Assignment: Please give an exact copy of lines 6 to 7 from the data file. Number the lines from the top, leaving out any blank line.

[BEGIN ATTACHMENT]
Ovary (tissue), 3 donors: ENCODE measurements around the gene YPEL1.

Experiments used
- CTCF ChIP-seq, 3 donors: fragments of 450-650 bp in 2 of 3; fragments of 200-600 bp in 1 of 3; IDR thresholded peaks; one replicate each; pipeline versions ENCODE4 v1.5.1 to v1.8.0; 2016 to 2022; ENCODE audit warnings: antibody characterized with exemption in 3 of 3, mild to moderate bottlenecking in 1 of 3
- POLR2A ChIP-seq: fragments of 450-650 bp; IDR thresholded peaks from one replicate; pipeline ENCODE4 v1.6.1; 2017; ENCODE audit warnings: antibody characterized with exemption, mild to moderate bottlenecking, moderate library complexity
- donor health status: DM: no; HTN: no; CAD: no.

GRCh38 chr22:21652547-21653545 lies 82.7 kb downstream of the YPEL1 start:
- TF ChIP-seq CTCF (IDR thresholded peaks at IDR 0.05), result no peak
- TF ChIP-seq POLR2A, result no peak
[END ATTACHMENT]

GRCh38 chr22:21652547-21653545 lies 82.7 kb downstream of the YPEL1 start:
- TF ChIP-seq CTCF (IDR thresholded peaks at IDR 0.05), result no peak